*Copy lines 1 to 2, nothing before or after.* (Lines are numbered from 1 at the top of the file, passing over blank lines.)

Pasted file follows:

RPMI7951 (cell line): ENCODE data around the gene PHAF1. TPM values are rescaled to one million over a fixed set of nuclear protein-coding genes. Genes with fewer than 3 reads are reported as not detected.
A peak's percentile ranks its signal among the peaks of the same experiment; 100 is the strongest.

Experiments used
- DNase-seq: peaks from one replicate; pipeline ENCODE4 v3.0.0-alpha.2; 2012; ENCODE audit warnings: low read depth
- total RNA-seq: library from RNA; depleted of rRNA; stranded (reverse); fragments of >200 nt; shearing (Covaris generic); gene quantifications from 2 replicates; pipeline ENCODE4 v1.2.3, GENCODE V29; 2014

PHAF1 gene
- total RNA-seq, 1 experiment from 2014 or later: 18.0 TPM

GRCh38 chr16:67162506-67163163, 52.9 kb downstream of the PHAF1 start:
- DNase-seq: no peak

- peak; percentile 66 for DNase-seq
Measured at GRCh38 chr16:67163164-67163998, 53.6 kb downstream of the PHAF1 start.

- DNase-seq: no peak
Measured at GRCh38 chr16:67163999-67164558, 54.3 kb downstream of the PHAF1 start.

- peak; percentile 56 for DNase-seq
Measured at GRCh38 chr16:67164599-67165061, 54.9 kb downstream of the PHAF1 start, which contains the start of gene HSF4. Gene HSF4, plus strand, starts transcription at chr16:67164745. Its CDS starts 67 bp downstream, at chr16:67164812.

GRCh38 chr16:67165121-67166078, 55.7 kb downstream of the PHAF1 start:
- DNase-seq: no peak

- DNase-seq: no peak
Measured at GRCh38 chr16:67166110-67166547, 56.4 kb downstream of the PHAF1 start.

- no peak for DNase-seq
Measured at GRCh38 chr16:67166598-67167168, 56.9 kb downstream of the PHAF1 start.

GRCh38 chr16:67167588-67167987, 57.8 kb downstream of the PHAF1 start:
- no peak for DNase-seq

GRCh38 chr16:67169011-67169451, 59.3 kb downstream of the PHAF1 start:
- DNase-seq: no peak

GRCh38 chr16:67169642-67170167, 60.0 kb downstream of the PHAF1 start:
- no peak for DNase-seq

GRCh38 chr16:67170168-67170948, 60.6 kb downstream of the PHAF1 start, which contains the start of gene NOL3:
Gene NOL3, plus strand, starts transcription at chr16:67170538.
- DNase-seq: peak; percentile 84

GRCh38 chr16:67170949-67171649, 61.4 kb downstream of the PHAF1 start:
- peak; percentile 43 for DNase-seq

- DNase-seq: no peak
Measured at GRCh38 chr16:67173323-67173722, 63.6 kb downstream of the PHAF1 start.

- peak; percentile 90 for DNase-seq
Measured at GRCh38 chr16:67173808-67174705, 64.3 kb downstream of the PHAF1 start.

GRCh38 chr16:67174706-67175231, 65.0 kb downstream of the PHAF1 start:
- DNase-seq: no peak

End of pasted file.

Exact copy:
RPMI7951 (cell line): ENCODE data around the gene PHAF1. TPM values are rescaled to one million over a fixed set of nuclear protein-coding genes. Genes with fewer than 3 reads are reported as not detected.
A peak's percentile ranks its signal among the peaks of the same experiment; 100 is the strongest.